Hello from Uganda! I have been in Jinja for 10 days, and tomorrow I have my first day of work. I am super excited and ready to have something to do.
I am so thankful that my dad was able to come with me to Uganda and stay for a week! I loved getting to show him around Jinja and introduce him to all of my friends here. He was able to see where I’ll be working and meet all of the staff. We even got to spend a day at an amazing lodge built on a small island in the middle of the Nile River!
Wild Waters Lodge
Since my dad left I have been trying to get the apartment all ready and check things off my to do list. Some of the kitchen drawers needed knobs, I got a water filter, refilled the empty gas tank, and deep cleaned the whole place. There is still more I want to do to make this place feel like home, but it’s coming along and I’m beginning to settle in. I am thankful to be only a 10 minute walk from work!
It has been raining almost every day this past week. The rain here stops just about everything. Everyone goes indoors and there are no bodas (motorcycle taxis) to be found. The roads that aren’t paved turn into clay mud. I enjoy the way things slow down when it rains and everyone must surrender their plans until the storm lifts. Because it has been raining so much, it has been cold all week! I’ve worn long sleeve shirts and/or sweatshirts almost every day. Coming from the heat and humidity of summer in Nashville, I have been really cold and snuggled up in blankets as I drink coffee each morning. I am soaking it all in while it lasts, because I know dry season is coming.
I have loved getting to reconnect with friends here. Ruth still has a shop in town and her son Elijah is growing up so quickly. She was pregnant with him when I first met her, and it has been a gift to see Elijah grow over the past 4 years. Aaron told my dad funny stories from some of my summers spent working with him. Timothy is enjoying university and asked me to help with a social work assignment. John took my dad and I to visit his wonderful family.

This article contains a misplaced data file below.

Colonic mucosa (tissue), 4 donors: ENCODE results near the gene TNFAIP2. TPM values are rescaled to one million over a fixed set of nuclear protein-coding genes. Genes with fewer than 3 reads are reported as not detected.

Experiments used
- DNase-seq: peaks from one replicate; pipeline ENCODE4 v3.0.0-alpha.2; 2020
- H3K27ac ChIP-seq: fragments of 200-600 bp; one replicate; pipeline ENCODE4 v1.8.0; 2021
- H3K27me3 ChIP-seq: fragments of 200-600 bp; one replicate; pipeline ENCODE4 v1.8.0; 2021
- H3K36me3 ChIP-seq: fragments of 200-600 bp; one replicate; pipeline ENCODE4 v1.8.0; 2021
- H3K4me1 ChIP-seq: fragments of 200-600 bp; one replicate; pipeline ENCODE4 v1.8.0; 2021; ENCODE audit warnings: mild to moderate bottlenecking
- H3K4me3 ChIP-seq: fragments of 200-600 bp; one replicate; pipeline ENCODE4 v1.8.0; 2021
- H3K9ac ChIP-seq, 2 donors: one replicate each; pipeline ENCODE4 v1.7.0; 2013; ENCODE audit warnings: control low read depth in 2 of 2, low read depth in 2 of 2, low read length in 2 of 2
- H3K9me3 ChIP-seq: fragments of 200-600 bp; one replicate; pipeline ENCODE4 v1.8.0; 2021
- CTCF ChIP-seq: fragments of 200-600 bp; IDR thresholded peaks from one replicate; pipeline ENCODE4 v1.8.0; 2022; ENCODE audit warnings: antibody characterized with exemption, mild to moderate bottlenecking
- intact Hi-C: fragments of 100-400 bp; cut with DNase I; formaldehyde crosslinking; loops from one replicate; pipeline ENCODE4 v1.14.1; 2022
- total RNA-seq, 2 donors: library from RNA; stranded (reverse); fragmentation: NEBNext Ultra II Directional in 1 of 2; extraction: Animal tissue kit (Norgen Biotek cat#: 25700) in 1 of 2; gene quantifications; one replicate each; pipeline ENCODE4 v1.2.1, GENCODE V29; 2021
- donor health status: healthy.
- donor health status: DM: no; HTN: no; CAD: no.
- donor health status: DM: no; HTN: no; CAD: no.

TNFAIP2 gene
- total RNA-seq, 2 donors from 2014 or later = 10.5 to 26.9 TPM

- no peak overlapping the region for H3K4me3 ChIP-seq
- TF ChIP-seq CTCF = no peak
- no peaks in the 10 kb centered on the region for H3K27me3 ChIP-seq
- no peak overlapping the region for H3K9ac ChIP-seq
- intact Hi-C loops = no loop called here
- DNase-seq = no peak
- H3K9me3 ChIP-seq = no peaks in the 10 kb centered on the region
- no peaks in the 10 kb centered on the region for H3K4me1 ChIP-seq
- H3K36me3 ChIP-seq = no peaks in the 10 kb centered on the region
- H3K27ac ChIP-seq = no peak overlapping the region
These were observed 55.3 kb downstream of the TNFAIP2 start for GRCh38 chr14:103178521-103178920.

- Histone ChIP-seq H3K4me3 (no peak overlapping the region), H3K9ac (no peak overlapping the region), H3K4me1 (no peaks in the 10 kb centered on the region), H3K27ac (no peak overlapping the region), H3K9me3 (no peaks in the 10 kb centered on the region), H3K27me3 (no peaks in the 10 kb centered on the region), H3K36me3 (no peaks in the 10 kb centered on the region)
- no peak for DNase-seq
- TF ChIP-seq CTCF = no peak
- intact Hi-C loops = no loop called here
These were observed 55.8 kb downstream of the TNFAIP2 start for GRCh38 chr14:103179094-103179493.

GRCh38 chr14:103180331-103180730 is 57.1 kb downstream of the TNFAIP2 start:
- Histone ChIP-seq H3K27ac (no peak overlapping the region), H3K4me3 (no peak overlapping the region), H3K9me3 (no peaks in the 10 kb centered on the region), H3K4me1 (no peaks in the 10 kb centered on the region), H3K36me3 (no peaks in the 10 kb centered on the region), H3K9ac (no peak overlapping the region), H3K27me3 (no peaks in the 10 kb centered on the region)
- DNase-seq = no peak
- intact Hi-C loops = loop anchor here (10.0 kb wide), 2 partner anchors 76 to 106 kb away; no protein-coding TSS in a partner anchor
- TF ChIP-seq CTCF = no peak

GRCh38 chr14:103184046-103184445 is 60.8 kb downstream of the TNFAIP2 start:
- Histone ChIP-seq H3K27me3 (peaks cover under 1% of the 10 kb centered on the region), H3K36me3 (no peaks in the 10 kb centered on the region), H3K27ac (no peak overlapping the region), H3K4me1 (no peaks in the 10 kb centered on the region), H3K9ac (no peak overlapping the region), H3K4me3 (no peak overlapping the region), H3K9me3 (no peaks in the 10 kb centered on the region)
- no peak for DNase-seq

I am doing well and have lots of peace about being here. I am excited to see what my first week of work will hold. I am just so ready to have a job where I get to do what I spent the last 4 years studying.
I can’t believe that in just a few days I’ll be on a plane heading to Uganda!
It has been 5 years since I first went to Uganda for a gap year before starting college at Belmont. Lately I’ve been thinking back to that experience and the naïve 19-year-old version of me that I had no idea what I was doing. Those 8 months in Uganda opened my eyes to so much, and I left with a passion to empower and fight for the equity of vulnerable and marginalized people. That is what led me to study social work at Belmont. I learned so much from my professors and cohort about how to step into crisis, support one another, fight for equity and social justice, and see the strength and gifts that lie in every human.
I got my BSW!
As I enter the workforce in Uganda, I am so thankful for an education that equipped me with the skills and knowledge I need to do this job. I will be working as a social worker with HEAL Ministries, a nonprofit I interned with during part of my gap year. HEAL’s goal is family preservation, a cause that is very important in Uganda because about 85% of the kids in Ugandan orphanages have identifiable and traceable family. HEAL walks alongside single mothers and equips them with employable skills while also providing childcare so that children have a safe place to learn and play while the mothers work or go to school. As one of the social workers on staff, I will be helping make the social work program more efficient and create more resources for the families at HEAL.
I am so excited to return to a culture and community that I love. If you know me well, you know that my face lights up every time I talk about Uganda because I love it so much. Living cross culturally makes me a better human. It pushes me out of my comfort zone and challenges my ways of thinking and living. It forces me to confront and work through my biases and ethnocentrism.
As this summer comes to a close, I am so thankful that I had time to relax, play, and prepare for this transition. I spent a lot of the summer nannying a little baby, and I had the honor of being in 2 weddings of dear childhood friends. I had lots of family time and was able to spend my final weekend at the lake, my favorite place to be.
It was a joy to celebrate Kristen marrying her best friend!
I have a mixture of emotions as I prepare to leave. Goodbyes are hard, but I am also hopeful and excited to see what the next 2 years will hold. Transition is bittersweet to say the least.